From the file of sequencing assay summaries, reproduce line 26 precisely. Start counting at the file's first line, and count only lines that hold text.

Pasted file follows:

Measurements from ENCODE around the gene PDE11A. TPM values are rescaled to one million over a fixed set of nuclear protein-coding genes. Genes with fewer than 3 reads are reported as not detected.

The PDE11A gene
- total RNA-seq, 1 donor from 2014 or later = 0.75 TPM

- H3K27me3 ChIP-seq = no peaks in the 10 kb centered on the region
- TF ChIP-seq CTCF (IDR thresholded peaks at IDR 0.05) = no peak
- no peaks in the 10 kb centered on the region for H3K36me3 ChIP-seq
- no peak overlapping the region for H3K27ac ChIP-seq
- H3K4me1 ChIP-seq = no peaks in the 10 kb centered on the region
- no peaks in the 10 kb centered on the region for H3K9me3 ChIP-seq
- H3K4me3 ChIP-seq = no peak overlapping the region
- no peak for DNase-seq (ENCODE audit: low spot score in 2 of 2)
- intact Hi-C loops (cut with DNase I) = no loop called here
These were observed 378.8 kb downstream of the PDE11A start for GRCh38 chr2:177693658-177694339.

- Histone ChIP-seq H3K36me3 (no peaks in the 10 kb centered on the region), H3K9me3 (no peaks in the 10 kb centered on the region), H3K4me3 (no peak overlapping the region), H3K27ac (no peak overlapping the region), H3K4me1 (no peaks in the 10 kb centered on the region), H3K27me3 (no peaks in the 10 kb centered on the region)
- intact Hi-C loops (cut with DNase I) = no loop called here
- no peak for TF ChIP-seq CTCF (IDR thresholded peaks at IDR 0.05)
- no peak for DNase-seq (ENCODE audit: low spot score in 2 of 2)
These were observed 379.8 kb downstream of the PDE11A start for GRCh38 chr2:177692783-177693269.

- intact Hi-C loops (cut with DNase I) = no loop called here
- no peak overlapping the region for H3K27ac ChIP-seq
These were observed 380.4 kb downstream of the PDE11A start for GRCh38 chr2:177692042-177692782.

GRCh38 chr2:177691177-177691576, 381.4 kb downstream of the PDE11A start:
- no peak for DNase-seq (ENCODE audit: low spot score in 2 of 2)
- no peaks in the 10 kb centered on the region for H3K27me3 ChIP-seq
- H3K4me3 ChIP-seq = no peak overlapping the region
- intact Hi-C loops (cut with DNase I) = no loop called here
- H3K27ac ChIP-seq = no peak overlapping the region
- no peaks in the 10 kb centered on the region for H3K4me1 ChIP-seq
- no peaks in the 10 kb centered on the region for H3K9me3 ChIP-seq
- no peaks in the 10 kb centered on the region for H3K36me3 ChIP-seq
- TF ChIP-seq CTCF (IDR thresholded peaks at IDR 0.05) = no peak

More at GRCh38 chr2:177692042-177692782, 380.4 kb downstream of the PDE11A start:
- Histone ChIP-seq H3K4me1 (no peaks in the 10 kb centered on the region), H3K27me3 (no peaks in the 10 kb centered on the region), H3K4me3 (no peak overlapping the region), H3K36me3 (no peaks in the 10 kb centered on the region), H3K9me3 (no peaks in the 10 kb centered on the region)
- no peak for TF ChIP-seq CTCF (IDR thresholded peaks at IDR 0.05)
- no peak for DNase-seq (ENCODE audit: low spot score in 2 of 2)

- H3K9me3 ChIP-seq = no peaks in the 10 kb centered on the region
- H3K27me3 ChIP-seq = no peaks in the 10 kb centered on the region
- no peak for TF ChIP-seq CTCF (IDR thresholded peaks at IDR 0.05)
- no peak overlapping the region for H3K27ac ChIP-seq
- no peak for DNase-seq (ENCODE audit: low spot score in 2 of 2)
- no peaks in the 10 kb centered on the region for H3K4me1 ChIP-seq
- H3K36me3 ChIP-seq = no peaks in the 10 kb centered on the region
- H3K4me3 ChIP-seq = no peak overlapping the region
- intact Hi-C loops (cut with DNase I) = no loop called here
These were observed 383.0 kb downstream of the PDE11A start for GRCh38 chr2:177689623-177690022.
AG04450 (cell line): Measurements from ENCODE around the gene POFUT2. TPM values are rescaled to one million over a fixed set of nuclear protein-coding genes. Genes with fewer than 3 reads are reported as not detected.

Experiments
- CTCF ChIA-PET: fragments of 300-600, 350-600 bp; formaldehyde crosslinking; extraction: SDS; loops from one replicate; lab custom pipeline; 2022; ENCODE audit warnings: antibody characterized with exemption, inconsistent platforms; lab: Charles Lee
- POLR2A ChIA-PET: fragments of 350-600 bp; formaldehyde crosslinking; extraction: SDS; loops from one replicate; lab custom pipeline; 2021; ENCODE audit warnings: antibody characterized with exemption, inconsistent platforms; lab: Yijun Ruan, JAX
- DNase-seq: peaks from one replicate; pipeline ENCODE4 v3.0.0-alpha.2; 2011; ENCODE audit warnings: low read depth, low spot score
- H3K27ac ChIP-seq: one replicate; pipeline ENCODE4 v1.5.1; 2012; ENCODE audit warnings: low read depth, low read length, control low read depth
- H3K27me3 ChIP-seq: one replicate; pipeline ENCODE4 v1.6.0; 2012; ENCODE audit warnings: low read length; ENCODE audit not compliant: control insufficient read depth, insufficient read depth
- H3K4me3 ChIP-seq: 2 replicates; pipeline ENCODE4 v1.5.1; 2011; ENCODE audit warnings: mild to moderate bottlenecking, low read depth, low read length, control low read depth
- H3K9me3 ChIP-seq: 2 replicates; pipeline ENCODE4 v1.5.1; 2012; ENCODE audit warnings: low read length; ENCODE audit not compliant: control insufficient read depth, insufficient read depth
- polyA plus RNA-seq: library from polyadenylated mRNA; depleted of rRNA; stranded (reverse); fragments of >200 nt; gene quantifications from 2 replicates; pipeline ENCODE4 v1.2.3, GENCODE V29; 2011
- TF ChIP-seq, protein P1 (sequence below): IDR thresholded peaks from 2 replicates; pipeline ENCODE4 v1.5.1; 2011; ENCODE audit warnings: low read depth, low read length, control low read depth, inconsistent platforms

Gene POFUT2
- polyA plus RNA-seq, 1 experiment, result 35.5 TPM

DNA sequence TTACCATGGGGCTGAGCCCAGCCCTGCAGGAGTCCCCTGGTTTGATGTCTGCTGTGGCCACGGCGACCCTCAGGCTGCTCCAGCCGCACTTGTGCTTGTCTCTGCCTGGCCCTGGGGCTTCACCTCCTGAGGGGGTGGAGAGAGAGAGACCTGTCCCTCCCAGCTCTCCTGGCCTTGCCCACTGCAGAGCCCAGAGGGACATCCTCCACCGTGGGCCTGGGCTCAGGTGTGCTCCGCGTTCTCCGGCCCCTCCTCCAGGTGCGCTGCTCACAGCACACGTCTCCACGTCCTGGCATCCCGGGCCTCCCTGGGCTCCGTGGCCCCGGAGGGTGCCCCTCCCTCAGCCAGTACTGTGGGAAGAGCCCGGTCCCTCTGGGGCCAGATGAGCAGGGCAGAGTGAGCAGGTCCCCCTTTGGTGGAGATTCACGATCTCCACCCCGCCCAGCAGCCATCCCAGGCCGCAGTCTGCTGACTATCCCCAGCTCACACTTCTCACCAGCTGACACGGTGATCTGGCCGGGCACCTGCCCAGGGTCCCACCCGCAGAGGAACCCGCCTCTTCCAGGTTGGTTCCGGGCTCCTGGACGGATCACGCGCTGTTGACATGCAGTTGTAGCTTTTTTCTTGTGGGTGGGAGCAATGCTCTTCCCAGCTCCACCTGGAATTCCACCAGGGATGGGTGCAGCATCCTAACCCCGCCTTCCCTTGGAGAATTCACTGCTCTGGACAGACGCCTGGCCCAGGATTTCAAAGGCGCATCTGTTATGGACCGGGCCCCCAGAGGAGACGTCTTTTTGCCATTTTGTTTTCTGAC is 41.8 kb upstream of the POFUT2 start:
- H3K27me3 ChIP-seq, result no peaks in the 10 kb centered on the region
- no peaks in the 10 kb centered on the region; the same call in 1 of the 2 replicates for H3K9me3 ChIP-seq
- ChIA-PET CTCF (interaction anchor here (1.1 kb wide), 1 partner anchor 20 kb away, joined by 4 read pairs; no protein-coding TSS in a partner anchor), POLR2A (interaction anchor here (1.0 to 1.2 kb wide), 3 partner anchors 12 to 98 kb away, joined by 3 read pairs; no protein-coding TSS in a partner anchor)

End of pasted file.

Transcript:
- intact Hi-C loops (cut with DNase I) = no loop called here